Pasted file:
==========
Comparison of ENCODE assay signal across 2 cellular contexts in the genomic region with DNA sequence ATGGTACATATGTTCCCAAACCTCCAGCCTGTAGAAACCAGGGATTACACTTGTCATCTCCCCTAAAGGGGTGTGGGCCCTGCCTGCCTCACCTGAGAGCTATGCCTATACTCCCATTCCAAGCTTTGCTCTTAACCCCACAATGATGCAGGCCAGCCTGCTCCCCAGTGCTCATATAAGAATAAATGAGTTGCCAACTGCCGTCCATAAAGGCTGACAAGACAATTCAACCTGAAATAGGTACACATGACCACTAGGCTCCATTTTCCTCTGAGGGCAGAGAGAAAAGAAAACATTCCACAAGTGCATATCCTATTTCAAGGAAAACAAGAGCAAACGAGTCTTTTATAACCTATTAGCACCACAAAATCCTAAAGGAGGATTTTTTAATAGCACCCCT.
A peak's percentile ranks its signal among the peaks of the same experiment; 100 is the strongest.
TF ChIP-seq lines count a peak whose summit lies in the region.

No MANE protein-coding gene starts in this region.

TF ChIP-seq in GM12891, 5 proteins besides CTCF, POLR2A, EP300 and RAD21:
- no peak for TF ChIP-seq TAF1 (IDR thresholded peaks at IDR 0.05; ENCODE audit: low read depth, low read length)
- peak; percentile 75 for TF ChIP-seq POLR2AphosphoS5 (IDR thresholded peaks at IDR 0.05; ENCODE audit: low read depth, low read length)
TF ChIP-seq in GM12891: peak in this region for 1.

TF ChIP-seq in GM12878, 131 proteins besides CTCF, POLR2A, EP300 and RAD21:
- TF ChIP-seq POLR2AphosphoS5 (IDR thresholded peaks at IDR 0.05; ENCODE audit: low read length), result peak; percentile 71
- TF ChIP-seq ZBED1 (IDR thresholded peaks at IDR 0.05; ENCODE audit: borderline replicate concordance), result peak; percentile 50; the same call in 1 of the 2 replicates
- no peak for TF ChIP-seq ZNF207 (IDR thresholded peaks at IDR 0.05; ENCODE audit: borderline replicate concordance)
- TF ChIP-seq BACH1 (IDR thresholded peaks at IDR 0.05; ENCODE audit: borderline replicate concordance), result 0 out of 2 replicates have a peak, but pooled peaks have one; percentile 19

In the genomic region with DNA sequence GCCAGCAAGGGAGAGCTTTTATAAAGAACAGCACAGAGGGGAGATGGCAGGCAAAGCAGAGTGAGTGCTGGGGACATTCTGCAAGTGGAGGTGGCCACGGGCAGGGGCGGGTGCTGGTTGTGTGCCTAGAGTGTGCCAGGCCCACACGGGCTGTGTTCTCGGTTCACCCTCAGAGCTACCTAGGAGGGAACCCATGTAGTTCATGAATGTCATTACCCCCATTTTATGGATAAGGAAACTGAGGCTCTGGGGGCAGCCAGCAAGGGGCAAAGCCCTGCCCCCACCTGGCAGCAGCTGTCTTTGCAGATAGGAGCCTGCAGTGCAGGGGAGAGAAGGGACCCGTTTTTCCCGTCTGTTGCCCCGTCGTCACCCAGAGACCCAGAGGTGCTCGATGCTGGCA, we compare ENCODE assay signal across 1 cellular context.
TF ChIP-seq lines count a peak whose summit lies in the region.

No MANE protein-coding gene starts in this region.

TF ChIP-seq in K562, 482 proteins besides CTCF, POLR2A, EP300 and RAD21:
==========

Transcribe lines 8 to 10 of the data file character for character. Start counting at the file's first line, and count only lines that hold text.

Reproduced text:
TF ChIP-seq in GM12891: peak in this region for 1.

TF ChIP-seq in GM12878, 131 proteins besides CTCF, POLR2A, EP300 and RAD21:
- TF ChIP-seq POLR2AphosphoS5 (IDR thresholded peaks at IDR 0.05; ENCODE audit: low read length), result peak; percentile 71